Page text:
By Matt Coulson
Swimming related sports injuries: You may think that swimmers never get hurt. If so, read on
Swimming is regarded as the ideal form of exercise because it is so injury-free. Physical problems only really emerge as a result of competitive training, combined with heavy land training. The result? Over-use or repetitive microtrauma injuries such as swimmer’s shoulder and breast-stroke knee . These two terms are just generalised names for a variety of injuries that can occur at the shoulder or knee joint because of the heavily repetitive nature of competitive swimming. This stress can be appreciated if you imagine a swimmer training 200-300 lengths per session, x 8+ sessions per week for eight months of the year – those arms certainly circle a lot of times! This is why efficient technique (with regular assessment) and even diet are vital to ensure a swimmer’s competitive career is as injury-free as possible.
Swimmer’s shoulder is more properly known as painful arc/ rotator cuff tendinitis, or shoulder impingement. In the recent issue of PP on sports injuries ( issue 109), Simon Kemp described in some detail the muscles that make up the rotator cuff. In swimmers, painful arc/rotator cuff pain in the shoulder can occur in any of the following movements:
1 Adduction of the arm at the shoulder (when the extended arm is lifted sideways to vertical, away from the mid-line of the body)
2 When this movement is blocked
3 Flexion of the arm at the shoulder (when the extended arm is lifted out in front)
4 When this movement to left or right is blocked.
Pain occurs in the arc between 80-110 degrees. If little strength can be put against blocked movement, there could be a tear in the rotator cuff. Cause: over-use of any of the four shoulder muscles, poor blood supply or poor swimming efficiency and technique. This form of trauma often accompanies shoulder impingement (which Dr Kemp also described). Treatment involves rest and assessment of the swimmer’s bio-mechanics in order to identify any faults that may contribute to the injury. It is also important to look at the land conditioning or weight training the swimmer is undertaking, again to identify possible injury factors.
The acromioclavicular joint (where the clavicle and scapula meet) may develop degenerative arthritic changes, particularly from damage in resistance weight training. The repetitive motions of swimming may also stress this joint. The problem is usually treated conservatively with rest; however, if there is no satisfactory response, non-steroidal anti-inflammatory drugs, local heat and ice contrast and occasionally a cortisone injection may be needed.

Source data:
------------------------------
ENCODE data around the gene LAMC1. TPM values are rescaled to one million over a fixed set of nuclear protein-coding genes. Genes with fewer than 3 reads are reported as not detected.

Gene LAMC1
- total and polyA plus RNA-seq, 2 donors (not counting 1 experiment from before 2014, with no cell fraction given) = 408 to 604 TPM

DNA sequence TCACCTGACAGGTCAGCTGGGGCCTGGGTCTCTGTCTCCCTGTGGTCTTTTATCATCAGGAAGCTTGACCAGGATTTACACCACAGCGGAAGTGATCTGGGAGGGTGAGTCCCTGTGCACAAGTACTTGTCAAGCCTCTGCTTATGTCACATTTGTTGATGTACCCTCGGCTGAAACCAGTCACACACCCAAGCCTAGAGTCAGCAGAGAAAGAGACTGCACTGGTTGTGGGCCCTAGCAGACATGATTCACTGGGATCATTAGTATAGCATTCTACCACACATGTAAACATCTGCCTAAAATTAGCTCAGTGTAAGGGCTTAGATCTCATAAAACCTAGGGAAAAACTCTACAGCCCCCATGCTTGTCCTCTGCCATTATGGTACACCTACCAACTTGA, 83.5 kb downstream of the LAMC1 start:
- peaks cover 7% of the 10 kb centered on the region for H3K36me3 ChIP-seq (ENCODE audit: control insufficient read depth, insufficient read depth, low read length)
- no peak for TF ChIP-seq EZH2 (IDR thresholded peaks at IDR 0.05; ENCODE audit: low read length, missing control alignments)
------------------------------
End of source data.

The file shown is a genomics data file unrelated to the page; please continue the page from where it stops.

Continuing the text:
Arthritis of the glenohumeral joint (where the head of the humerus meets the glenoid cavity) may be seen in the masters age group, though it is rare in the young. Inflammatory arthritis (rheumatoid) may, however, affect the young athlete; it destroys the surface of the joints. Massive arthritic destruction of the glenohumeral joint may require prosthetic joint replacement or joint fusion. Obviously neither would allow an athlete to effectively take part in competitive swimming.
Where the force comes from
The propulsive force of a swimmer comes from the upper body, with the legs acting as stabilisers and providing little propulsion. The shoulder joint must withstand repetitive microtrauma and is subject to overuse syndromes. However, not all swimmers who train under similar conditions develop significant interfering shoulder problems – most will escape any ill effects. The most powerful swimming muscles are the adductors and internal rotators (subscaplaris, supraspinatus and teres major). In an unstable shoulder, the external rotators will be required to do extra work to restrain the humeral head from anterior translation during the press and in-sweep phases of the freestyle stroke. This can lead to overload, fatigue and secondary inflammation, and may account for the common complaint of posterior pain in an individual with anterior shoulder subluxation or dislocation.
Strengthening of the rotator-cuff muscles provides the best stability to the joint and decreases the chance of hypermobility. Military press (shoulder press), side raise with dumbbells (with external rotation), medicine ball exercises, lateral pull-downs and seated rows are examples of a few.
As a competitive swimmer myself, I have found problems with the sternoclavicular joints (where the sternum and the clavicle meet). For four to five years I have been putting off the dull aches and pains felt while exercising, particularly when my shoulder girdle is retracted (shoulders pulled back) – press-ups, bench press, seat row, reverse flies, and through all of the swimming strokes. The ligaments there to support and strengthen the joint seem to have lost all form of rigidity and stability as the head of the clavicle actually slips out of its socket (and then back in on protraction, shoulders forward). The problem only becomes painful after 1-2 hours in the pool, after continuous repetitive movements. The pain is more of a dull ache, and all I feel comfortable doing is stretching because it seems to ease the pressure and discomfort around the sternoclavicular joint.
Sourced from Peak Performance Online
Articles on training-related topics represent the personal opinions of the author based on their own experience and research. TriZone.com.au provides these for your review and consideration, but does not endorse any particular recommendations of the authors.
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